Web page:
A little green heron calls softly. A black crested anhinga takes off. Wing beats caress the hush. If we practice our capacity to listen to her closely, the forest will expand our spirit.
A band of pink appears on the horizon above Alligator Lake. White ibis glide across the lake like airborne angels as they join the flock. They flap, stall and grip the tree branches. The water surface on Alligator Lake is still. Then, the hush is broken by a discordant racket: shotgunning cameras, a child's sulking and a ringing cell phone.
This cacophony consumes the silence, so I turn away. Walking the boardwalk, I pass by a quote attached to the railing. It is a thought Henry David Thoreau wrote long ago: “In human intercourse the tragedy begins, not when there is misunderstanding about words, but when silence is not understood.”
Take The Stairs
Take The Stairs
Today, January 12th, is National Take The Stairs day. Travelling, I take the stairs twice. First, I climb the stairs because it's good exercise for the legs and lungs. Then, I take the stairs through photographs, to portray a sense of place and express how I feel in that place.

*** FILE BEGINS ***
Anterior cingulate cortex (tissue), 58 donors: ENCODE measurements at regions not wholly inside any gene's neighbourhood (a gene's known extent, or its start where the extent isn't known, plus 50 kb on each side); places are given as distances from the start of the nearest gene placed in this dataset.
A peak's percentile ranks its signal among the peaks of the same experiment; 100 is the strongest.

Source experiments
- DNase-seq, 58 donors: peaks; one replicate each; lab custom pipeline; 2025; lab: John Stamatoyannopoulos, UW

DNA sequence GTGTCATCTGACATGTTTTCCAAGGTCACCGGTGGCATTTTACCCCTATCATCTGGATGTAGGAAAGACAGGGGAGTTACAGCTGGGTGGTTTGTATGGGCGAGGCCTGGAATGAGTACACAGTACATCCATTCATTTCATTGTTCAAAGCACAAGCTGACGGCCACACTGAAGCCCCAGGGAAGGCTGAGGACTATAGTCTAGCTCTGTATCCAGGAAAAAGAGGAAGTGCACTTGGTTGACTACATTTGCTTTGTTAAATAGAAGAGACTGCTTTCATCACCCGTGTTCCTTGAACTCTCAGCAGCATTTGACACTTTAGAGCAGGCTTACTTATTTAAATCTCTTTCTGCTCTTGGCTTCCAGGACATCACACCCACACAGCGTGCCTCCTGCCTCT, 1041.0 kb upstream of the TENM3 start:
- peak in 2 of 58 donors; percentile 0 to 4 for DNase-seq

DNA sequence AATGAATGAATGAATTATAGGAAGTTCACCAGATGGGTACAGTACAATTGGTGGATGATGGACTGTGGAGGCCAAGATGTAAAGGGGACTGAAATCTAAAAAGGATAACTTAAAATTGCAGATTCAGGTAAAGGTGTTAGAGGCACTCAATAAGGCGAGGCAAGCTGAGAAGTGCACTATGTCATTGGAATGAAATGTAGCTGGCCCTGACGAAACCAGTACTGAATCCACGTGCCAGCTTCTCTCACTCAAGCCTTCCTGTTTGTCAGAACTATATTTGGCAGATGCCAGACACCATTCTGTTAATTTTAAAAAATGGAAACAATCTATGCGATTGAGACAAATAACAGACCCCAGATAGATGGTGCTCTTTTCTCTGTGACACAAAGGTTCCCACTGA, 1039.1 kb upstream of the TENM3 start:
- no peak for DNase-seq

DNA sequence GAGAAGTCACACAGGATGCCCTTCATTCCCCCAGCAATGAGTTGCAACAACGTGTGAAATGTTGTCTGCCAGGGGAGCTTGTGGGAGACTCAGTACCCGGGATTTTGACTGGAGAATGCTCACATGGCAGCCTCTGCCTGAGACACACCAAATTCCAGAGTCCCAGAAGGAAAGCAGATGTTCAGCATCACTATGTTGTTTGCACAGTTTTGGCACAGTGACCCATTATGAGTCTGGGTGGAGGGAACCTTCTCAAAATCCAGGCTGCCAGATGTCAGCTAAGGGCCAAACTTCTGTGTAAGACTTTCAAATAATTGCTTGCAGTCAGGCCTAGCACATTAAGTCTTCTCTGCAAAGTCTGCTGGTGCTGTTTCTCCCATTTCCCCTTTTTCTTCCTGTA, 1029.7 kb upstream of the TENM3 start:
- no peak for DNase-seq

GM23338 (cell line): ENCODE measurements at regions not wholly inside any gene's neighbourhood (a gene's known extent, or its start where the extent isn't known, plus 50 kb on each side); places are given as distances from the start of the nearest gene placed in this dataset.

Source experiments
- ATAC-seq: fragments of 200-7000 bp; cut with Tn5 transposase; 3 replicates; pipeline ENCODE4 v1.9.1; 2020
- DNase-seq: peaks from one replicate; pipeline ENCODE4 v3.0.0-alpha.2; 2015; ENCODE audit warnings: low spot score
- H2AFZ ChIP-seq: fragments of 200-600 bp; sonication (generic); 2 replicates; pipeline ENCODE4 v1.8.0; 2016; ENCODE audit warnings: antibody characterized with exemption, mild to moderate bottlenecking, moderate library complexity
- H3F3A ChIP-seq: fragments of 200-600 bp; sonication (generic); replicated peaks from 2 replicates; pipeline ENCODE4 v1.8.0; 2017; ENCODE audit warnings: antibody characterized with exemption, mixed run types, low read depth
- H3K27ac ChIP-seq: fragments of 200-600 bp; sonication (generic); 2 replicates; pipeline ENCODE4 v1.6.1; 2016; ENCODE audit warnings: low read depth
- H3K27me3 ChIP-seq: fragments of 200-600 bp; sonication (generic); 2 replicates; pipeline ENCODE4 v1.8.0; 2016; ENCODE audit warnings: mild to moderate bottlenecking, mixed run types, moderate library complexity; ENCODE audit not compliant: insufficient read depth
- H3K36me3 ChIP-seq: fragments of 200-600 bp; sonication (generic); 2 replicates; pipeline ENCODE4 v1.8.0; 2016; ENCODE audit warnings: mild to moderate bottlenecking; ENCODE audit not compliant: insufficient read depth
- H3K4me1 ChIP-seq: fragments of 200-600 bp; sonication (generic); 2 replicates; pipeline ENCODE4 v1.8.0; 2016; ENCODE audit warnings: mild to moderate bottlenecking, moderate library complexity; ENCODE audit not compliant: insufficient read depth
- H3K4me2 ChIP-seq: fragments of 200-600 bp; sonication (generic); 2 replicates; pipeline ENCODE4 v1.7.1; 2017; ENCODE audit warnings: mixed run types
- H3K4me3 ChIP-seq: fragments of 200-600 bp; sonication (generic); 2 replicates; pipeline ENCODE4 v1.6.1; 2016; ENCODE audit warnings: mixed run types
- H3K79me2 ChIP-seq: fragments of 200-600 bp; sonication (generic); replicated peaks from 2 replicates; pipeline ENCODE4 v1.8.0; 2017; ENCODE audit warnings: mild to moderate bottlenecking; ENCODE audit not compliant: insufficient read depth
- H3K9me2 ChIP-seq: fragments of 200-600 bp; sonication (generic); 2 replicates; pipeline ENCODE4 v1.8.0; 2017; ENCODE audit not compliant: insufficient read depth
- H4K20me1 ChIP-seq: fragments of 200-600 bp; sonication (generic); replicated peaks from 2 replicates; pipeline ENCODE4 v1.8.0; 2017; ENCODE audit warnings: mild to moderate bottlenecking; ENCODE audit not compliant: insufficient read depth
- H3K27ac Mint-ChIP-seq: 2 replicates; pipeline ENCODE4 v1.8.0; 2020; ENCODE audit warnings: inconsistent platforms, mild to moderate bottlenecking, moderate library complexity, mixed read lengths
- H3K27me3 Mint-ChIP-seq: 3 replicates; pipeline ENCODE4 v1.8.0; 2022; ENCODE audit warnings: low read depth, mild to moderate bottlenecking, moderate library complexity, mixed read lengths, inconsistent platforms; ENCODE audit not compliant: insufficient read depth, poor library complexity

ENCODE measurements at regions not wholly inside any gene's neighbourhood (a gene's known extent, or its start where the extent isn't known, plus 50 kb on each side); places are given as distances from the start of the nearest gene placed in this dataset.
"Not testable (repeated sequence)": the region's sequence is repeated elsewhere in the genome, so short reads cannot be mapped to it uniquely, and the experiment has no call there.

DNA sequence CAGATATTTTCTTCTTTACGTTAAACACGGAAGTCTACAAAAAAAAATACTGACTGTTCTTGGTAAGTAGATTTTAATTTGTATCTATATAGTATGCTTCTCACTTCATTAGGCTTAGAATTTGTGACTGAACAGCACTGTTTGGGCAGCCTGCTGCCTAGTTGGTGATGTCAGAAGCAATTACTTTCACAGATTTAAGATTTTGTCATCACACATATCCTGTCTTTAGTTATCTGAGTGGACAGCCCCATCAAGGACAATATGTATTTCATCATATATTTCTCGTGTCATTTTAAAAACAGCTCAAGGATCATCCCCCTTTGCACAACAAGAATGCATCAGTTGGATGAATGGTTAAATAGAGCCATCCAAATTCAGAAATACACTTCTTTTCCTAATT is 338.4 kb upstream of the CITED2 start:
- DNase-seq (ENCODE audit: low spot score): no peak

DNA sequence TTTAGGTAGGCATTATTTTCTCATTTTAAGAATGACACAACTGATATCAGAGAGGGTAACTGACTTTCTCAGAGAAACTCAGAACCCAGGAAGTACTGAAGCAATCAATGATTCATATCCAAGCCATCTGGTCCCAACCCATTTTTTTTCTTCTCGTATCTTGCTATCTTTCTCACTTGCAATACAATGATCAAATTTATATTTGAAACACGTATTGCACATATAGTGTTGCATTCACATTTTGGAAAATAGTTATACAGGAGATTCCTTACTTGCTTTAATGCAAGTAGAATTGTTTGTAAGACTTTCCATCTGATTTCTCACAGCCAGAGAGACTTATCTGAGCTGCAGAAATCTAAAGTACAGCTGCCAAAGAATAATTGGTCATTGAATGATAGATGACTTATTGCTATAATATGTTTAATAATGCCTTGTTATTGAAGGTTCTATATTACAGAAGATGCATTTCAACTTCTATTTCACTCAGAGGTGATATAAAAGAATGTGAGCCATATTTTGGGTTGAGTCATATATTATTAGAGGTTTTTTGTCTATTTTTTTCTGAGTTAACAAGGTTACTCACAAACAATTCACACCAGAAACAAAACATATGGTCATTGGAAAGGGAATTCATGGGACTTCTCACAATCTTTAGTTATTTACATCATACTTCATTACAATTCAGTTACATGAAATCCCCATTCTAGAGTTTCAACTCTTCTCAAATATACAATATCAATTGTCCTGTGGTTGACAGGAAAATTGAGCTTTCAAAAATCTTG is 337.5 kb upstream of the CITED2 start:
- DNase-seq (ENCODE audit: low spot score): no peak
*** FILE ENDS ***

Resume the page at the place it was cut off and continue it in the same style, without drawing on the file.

Junkanoo in The Bahamas
Cowbells clang. Drums keep a steady salvo. Whistles 'fweet'. Trombones and tubas join in the parade. In time with these throbbing musical rhythms, fancy dancers wave their arms and twirl. I gesture with the camera, smile and move in close.
Tonight is Junkanoo. The parade dances through Governour's Harbor, on the island of Eleuthera. On Eleuthera, in Nassau and other islands, Junkanoo Festivals reflect the heart of Bahamian culture.
Governour's Harbor has a group called the Harbor Boys. They kindly shared their skills and told me they begin making costumes and floats a year in advance. The Harbor Boys compete with visiting groups across Eleuthera island such as the Savannah Sound Lucayans, Harbour Island’s Barracks Hill Warriors, New Vision from Rock Sound.